The Bible gives a picture of this cutting in blood at the making of the Abrahamic covenant. God put Abraham to sleep after laying animal carcasses on the floor, and He walked in the blood, in vivid symbolism.

Genesis 15

“10Abram brought all these to him, cut them in two and arranged the halves opposite each other; the birds, however, he did not cut in half. 

12As the sun was setting, Abram fell into a deep sleep, and a thick and dreadful darkness came over him. 

17When the sun had set and darkness had fallen, a smoking firepot with a blazing torch appeared and passed between the pieces. 

18On that day the Lord made a covenant with Abram and said, “To your descendants I give this land.”

And then, an even more bloody picture at the cross. The nails driven through the hands and feet, the crown of thorns pressed onto Jesus’ head, contributing further to the overall bloodiness of the scene. Jesus’ crucifixion was a covenant cut in His own blood.

The Cross is a Covenant Written in Blood
The Cross is a Covenant Written in Blood



Every covenant ended with a meal, drinking from the same cup and eating the same bread. In Exodus, there is a peculiar moment when they saw God and ate and drank. Yes, and now you know, this was the covenant meal.

Exodus 24: “9Moses and Aaron, Nadab and Abihu, and the seventy elders of Israel went up 10and saw the God of Israel. Under his feet was something like a pavement made of lapis lazuli, as bright blue as the sky. 11But God did not raise his hand against these leaders of the Israelites; they saw God, and they ate and drank.”

Of course, we are all familiar with the covenant meal: Holy Communion. At the last supper, Jesus broke bread and drank from the cup, declaring it the New Covenant meal.

Matthew 26:26 “While they were eating, Jesus took bread, and when he had given thanks, he broke it and gave it to his disciples, saying, “Take and eat; this is my body. 27Then he took a cup, and when he had given thanks, he gave it to them, saying, “Drink from it, all of you. 28This is my blood of the covenant, which is poured out for many for the forgiveness of sins.

The Holy Communion is a Covenant Meal
The Holy Communion is a Covenant Meal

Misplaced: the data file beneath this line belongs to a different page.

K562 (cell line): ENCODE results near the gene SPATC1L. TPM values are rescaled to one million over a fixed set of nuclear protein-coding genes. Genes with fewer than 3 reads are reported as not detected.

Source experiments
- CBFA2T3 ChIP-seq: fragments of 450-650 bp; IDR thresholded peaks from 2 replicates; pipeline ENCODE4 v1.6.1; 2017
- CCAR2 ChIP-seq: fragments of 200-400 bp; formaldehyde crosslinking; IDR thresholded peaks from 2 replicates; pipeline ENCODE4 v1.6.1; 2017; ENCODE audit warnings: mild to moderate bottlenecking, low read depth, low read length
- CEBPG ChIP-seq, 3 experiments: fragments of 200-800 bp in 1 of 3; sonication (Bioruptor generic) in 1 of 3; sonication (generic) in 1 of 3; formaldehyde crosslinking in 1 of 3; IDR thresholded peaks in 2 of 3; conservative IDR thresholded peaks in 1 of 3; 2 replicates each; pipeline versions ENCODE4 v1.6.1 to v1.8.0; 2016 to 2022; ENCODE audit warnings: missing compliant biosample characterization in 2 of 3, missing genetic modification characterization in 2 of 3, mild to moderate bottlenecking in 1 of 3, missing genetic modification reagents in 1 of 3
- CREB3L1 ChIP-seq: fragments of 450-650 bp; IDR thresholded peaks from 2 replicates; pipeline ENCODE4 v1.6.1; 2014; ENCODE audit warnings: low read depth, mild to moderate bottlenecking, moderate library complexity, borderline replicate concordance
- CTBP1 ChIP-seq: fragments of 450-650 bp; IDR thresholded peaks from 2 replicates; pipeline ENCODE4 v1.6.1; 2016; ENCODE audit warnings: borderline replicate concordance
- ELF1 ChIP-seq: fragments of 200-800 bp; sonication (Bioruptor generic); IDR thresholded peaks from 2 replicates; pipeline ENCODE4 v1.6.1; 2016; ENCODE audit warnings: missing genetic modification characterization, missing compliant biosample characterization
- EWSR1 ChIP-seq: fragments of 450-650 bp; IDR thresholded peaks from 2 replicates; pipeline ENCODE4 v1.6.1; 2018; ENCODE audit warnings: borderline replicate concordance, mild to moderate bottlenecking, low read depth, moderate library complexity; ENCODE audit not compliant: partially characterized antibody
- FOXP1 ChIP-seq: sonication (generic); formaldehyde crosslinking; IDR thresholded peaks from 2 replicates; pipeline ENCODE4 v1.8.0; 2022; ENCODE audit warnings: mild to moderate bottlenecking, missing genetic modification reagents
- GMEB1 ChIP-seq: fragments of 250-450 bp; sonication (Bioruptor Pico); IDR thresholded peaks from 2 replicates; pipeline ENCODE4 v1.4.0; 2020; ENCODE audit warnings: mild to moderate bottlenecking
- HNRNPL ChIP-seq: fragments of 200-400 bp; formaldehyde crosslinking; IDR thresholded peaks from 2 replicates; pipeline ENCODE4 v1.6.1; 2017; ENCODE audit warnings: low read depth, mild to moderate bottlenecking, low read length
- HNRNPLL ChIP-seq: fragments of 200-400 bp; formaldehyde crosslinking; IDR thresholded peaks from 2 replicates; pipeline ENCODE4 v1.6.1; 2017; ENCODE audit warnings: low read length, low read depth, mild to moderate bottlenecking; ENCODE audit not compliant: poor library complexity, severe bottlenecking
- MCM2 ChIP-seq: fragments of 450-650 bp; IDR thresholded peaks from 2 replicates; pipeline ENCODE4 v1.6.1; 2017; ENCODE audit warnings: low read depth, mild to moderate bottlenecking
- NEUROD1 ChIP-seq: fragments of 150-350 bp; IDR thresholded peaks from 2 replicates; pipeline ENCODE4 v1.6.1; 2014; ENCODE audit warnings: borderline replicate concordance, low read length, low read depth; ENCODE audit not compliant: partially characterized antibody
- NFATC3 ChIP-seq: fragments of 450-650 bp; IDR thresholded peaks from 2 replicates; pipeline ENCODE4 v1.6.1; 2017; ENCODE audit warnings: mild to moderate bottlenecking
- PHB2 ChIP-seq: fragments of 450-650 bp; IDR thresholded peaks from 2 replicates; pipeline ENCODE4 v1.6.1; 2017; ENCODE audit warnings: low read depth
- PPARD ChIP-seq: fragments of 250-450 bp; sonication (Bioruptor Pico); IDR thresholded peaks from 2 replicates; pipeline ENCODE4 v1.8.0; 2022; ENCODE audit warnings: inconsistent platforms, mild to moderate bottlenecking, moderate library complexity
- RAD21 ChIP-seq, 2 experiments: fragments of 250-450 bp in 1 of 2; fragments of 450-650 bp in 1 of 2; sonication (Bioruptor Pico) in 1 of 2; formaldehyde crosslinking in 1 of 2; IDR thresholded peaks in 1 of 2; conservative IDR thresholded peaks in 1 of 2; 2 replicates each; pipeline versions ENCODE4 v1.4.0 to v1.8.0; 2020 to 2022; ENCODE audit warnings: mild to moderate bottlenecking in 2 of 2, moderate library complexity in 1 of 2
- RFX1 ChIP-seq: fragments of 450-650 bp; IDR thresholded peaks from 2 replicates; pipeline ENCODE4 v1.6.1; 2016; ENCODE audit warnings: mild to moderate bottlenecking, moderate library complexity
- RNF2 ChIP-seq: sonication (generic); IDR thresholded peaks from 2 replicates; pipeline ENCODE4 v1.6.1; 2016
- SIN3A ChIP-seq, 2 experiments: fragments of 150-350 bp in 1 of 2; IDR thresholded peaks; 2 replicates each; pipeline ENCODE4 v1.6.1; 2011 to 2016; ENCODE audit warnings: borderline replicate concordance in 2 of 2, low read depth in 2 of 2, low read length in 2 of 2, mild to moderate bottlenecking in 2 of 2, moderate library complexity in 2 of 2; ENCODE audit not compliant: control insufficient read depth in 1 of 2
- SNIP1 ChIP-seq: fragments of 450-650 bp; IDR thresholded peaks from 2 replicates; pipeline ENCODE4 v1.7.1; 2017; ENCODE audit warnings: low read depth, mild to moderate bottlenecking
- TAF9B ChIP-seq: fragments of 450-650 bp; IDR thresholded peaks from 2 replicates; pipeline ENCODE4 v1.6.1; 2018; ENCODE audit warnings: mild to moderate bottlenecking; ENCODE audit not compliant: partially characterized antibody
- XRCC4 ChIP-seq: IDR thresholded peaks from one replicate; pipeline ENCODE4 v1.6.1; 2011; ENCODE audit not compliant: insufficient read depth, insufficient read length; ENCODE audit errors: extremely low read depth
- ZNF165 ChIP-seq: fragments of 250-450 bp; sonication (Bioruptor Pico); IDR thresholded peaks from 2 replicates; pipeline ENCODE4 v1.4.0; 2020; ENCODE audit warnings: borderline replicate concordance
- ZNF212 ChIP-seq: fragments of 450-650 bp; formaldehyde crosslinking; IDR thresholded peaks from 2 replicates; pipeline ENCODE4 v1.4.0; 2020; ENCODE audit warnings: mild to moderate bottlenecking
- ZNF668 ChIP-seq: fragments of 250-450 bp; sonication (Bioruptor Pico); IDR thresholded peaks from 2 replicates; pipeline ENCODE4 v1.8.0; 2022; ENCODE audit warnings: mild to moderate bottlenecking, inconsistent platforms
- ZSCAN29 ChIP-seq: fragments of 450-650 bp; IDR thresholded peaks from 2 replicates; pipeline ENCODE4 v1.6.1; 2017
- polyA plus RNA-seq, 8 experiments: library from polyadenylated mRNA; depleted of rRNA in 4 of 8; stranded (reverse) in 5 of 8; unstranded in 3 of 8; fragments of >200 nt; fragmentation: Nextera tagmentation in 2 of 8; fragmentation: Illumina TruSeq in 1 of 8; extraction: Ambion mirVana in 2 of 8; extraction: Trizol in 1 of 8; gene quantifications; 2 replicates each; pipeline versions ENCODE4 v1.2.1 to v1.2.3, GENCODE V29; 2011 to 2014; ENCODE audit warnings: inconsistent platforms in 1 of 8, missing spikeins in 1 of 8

The two parties commemorated this event with an enduring memorial. Often, they built a monument at the place where they made a covenant. Other times, they changed the place’s name to reflect the covenant they made there. 

The cross is the memorial of the New Covenant cut at Golgotha.



Today, the word “friend” has become stripped of its emotional resonance and authenticity. Two can enter friendship and part ways in the flip of a hat. It is most often superficial interactions and fleeting connections.

However, in Biblical times, it refers to two men who entered a covenant relationship, and this is why the Bible refers to God as a friend of Abraham forever.

2 Chronicles 20:7 “Are You not our God, who drove out the inhabitants of this land before Your people Israel, and gave it to the descendants of Abraham Your friend forever?”

One of the most beautiful covenant stories in the Bible is the covenant friendship between David and Jonathan. Even after Jonathan died, David fulfilled his covenant obligations to Jonathan’s family and beneficiaries. See more here: Uncovering the Fantastic Story of Mephibosheth.

2 Samuel 9: 3: “The king asked, “Is there no one still alive from the house of Saul to whom I can show God’s kindness?” Ziba answered the king, “There is still a son of Jonathan; he is lame in both feet.” 5So King David had him brought from Lo Debar… 7 “Don’t be afraid,” David said to him, “for I will surely show you kindness for the sake of your father Jonathan.

This is why Jesus called you and me friends; it is based on the New Covenant. And brought us into a new relationship with Jesus, that of friends.  

John 15:15 “I no longer call you servants, because a servant does not know his master’s business. Instead, I have called you friends“. 



Knowing and understanding the covenant is at the root and foundation of the Christian life. Our salvation is anchored in an unshakeable and unchangeable blood covenant, the New Covenant. Jesus is our warranty of better things to come.

2 Timothy 2:13:  “If we are faithless, He remains faithful; He cannot deny Himself.”